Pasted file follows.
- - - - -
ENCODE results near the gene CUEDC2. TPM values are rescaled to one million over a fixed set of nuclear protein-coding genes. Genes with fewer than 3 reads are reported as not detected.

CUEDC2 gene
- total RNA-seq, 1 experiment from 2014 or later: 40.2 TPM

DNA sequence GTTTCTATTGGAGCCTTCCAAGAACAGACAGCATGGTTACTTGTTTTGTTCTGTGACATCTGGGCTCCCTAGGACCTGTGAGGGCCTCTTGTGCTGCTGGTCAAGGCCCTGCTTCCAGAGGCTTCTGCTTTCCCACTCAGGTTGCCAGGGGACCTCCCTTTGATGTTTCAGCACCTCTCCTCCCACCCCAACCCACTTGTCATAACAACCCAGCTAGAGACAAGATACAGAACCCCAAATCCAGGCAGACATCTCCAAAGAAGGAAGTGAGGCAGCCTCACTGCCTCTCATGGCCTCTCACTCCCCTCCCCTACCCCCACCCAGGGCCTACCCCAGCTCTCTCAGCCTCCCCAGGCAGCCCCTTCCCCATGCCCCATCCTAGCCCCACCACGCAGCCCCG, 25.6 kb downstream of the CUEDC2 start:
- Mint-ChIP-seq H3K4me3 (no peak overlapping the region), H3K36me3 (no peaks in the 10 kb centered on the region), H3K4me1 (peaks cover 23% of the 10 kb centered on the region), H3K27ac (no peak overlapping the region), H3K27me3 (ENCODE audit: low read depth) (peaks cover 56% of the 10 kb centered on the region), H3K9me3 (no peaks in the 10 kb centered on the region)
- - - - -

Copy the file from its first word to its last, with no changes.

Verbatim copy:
ENCODE results near the gene CUEDC2. TPM values are rescaled to one million over a fixed set of nuclear protein-coding genes. Genes with fewer than 3 reads are reported as not detected.

CUEDC2 gene
- total RNA-seq, 1 experiment from 2014 or later: 40.2 TPM

DNA sequence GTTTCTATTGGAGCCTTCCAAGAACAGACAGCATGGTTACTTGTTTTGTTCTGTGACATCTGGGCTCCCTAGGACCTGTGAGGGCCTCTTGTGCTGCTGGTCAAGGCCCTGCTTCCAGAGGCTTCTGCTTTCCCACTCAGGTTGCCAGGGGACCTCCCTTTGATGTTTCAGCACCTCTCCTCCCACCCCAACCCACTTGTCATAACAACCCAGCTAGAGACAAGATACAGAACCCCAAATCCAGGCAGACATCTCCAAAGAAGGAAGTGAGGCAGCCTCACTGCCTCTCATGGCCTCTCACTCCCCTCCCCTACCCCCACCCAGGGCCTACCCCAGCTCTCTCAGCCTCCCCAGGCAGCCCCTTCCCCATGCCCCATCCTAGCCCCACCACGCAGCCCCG, 25.6 kb downstream of the CUEDC2 start:
- Mint-ChIP-seq H3K4me3 (no peak overlapping the region), H3K36me3 (no peaks in the 10 kb centered on the region), H3K4me1 (peaks cover 23% of the 10 kb centered on the region), H3K27ac (no peak overlapping the region), H3K27me3 (ENCODE audit: low read depth) (peaks cover 56% of the 10 kb centered on the region), H3K9me3 (no peaks in the 10 kb centered on the region)